np.arange in python

>>> np.arange(3)
array([0, 1, 2])
>>> np.arange(3.0)
array([ 0.,  1.,  2.])
>>> np.arange(3,7)
array([3, 4, 5, 6])
>>> np.arange(3,7,2)
array([3, 5])

Here is what the above code is Doing:
1. The first line is creating an array of integers from 0 to 2.
2. The second line is creating an array of floats from 0 to 2.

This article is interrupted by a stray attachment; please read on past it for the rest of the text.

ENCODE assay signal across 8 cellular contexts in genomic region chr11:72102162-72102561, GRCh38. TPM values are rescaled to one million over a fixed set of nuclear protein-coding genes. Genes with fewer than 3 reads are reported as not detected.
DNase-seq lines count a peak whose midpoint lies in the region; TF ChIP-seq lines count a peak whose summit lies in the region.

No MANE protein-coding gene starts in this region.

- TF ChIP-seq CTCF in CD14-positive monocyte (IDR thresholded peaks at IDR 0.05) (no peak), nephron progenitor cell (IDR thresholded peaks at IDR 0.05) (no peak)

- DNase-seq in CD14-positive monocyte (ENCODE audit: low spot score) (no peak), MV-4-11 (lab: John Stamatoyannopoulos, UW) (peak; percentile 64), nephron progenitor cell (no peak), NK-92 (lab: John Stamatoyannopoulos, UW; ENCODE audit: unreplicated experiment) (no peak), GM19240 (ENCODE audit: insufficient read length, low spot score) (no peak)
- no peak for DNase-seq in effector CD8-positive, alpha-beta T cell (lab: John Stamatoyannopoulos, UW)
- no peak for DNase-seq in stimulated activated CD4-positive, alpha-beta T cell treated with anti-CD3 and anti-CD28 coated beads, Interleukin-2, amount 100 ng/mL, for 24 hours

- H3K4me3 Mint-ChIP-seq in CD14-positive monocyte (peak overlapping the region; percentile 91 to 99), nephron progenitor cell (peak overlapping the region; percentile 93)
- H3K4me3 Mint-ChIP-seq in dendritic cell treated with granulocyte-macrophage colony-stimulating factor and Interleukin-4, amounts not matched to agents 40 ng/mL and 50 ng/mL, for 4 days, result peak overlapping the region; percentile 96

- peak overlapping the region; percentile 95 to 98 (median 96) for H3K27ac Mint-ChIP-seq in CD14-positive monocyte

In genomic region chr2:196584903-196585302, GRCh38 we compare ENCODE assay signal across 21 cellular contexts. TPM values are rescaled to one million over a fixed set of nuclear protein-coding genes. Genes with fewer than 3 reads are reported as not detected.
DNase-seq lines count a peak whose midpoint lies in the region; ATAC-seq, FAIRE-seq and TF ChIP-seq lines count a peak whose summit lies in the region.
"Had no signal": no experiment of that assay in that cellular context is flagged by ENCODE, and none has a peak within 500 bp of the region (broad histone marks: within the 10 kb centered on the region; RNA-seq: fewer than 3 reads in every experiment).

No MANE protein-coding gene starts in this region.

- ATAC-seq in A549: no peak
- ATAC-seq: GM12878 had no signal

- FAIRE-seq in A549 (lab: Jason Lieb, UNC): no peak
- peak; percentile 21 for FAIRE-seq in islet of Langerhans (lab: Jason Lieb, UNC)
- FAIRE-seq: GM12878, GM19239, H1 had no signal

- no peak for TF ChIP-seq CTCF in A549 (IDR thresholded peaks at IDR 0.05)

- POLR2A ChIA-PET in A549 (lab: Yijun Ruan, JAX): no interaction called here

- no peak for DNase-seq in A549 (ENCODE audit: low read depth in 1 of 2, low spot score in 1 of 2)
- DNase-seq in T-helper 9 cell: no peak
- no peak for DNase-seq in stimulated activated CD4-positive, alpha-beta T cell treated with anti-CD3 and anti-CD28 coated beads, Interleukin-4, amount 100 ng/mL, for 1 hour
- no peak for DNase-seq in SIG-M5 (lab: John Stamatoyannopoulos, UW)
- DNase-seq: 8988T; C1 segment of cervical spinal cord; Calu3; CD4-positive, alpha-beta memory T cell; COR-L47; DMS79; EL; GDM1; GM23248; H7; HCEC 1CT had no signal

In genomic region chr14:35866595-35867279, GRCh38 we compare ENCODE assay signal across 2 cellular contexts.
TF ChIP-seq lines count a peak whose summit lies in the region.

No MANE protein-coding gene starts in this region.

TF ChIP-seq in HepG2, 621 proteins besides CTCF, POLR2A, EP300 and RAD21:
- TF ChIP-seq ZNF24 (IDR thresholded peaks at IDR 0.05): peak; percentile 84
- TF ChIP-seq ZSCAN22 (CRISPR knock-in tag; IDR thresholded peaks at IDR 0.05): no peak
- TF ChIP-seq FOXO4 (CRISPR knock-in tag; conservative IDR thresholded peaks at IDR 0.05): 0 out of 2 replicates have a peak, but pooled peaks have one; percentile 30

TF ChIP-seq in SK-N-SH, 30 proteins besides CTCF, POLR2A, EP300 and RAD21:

3. The third line is creating an array of integers from 3 to 6.
4. The fourth line is creating an array of integers from 3 to 6, in steps of 2.

Note that the arange function takes in 3 parameters: start, stop, and step.
The start parameter is the starting value of the array. The stop parameter is the ending value of the array. The step parameter is the space between each value in the array.

If you don’t specify a step parameter, the default value is 1.

You can also use negative values for the step parameter. This will cause the array to count down instead of up.

>>> np.arange(5,1,-1)
array([5, 4, 3, 2])